Today’s newsletter covers a Mexican drug cartel recruitment process, a deal on nuclear reactors between Romania and the U.S., a cashback program to boost tourism in Argentina, a potentially new ancestor of the Homo Sapiens, and more.
In Mexico, drug cartels also recruit via online video games
Three children between 11 and 14 were recruited via a popular online mobile game to work 1,200 km from their hometown. They would have been paid almost 4 times as much as the minimum wage in Mexico. Their job: surveillance on the top of a hill and alert people if police show up.
Strategic cooperation between Romania and the US in the race of nuclear reactor deployment
In the first commercial agreement of this kind, Romania will buy small modular nuclear reactors from the United States. Considered to be the next generation of nuclear power plants, the competition is on between countries. However, the U.S. has not built a single SMR. But they are involved in the most projects, along with Russia which already has a mini nuclear reactor operating. China and Argentina are also close frontrunners. Romania, a former member of the Eastern bloc, wants to be positioned as a regional education center.
Argentina expects a massive flow of tourists
In order to boost the tourism industry, Argentina renewed a program reimbursing 50% of prepaid travel reservations. For foreign tourists they provide preferred conversion rates, which is also a way to better control the dólar blue, the American dollar sold against pesos in the informal market.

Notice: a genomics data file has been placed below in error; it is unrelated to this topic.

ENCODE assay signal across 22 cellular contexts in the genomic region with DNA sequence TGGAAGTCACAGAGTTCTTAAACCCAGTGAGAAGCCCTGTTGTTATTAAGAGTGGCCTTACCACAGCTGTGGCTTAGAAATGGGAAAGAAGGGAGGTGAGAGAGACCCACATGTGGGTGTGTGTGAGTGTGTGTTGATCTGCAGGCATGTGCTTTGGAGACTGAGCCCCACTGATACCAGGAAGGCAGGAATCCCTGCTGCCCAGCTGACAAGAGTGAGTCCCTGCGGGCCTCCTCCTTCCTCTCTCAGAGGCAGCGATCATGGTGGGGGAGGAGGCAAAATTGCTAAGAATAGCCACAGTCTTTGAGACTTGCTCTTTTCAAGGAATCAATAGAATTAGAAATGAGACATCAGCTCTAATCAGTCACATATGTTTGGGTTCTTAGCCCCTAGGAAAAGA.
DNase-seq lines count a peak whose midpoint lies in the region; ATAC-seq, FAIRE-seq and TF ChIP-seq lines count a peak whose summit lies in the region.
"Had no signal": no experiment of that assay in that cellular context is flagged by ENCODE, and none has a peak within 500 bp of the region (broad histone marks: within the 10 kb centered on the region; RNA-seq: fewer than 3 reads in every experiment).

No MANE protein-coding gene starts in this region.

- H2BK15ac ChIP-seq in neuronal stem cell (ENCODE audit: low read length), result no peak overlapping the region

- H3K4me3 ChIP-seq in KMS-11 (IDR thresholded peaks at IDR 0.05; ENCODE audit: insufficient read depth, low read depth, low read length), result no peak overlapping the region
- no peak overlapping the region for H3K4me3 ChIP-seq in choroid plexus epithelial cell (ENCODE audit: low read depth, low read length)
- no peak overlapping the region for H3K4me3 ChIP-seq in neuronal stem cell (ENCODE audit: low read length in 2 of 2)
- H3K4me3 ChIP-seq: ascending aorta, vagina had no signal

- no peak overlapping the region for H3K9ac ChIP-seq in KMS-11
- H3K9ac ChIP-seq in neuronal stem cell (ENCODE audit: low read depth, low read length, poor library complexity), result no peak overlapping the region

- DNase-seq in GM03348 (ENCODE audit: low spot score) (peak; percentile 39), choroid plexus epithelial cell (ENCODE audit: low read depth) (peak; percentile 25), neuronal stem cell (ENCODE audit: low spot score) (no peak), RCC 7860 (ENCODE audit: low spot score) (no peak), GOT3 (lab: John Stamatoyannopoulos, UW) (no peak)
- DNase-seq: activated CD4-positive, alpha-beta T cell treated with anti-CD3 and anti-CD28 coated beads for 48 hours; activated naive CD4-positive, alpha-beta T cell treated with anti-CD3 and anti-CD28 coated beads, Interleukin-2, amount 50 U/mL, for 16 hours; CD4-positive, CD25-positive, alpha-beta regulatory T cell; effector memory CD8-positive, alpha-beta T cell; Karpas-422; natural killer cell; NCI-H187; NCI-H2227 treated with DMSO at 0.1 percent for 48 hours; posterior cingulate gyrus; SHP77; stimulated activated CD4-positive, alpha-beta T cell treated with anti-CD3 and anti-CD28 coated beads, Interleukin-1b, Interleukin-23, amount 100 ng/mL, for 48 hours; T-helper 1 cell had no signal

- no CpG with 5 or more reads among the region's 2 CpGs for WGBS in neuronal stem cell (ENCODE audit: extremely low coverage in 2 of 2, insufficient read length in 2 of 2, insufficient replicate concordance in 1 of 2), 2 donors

Scientists ask for renaming species of modern human ancestors
Some scientists called for a change of taxonomy that would affect the lineage of our current species, the Homo Sapiens. Homo bodoensis, from a fossil found in Bodo D’ar in Ethiopia in 1976, would then become our direct ancestor, sharing a common ancestor with the Neanderthals, our closest human relatives extinct 40,000 years ago. In anthropology, species are used to separate ancestor groups with similar characteristics or geographic ranges.
Also elsewhere in the world…
Gambia, the only country recorded compatible with the Paris Agreement
Only Gambia’s policy meets the objectives of the Paris Agreement to limit global warming at 1.5 degree celsius, according to the Climate Action Tracker studying policy and actions of 64 countries. Iran, Russia, Saudi Arabia, Singapore, Thailand, Turkey and Vietnam are considered to take “critically insufficient” actions.
Foreign currencies illegal in Afghanistan
Foreign currencies became illegal in Afghanistan because it has “negative effects on the country’s economy” according to the Taliban deputy spokesman. The American dollar or the Pakistani rupee, in the northern region close to the border, are often used for international trade.
Sensitive data leaked in Israel
A hacker group leaked personal user information from a gay geo-located dating and nightlife app, and files of 290,000 patients from a medical institute during the same day. Black Shadow, an Iran-based hacking group according to the Times of Israel, had hacked an Israeli internet hosting company last Friday and asked for a $1 million ransom, which they allegedly did not receive.
A cap of rent increases in Ireland?
In Ireland, the government is building a New Housing plan. It aims at permanently capping rent increases at 2%, or according the inflation if it is lower. The Minister of Housing consulted with the Attorney General to ensure there are no legal challenges.
A large jailbreak in Nigeria
On October 22, 906 inmates escaped from jail after an attack on a prison in Oyo, in the west of Nigeria, from unidentified gunmen with grenades and explosives. Within two days, about half of them got recaptured, which left almost 400 people at large; 69 escapees didn’t succeed in leaving the facility. Last April, a correction facility was sacked with explosives, setting 1,800 inmates free.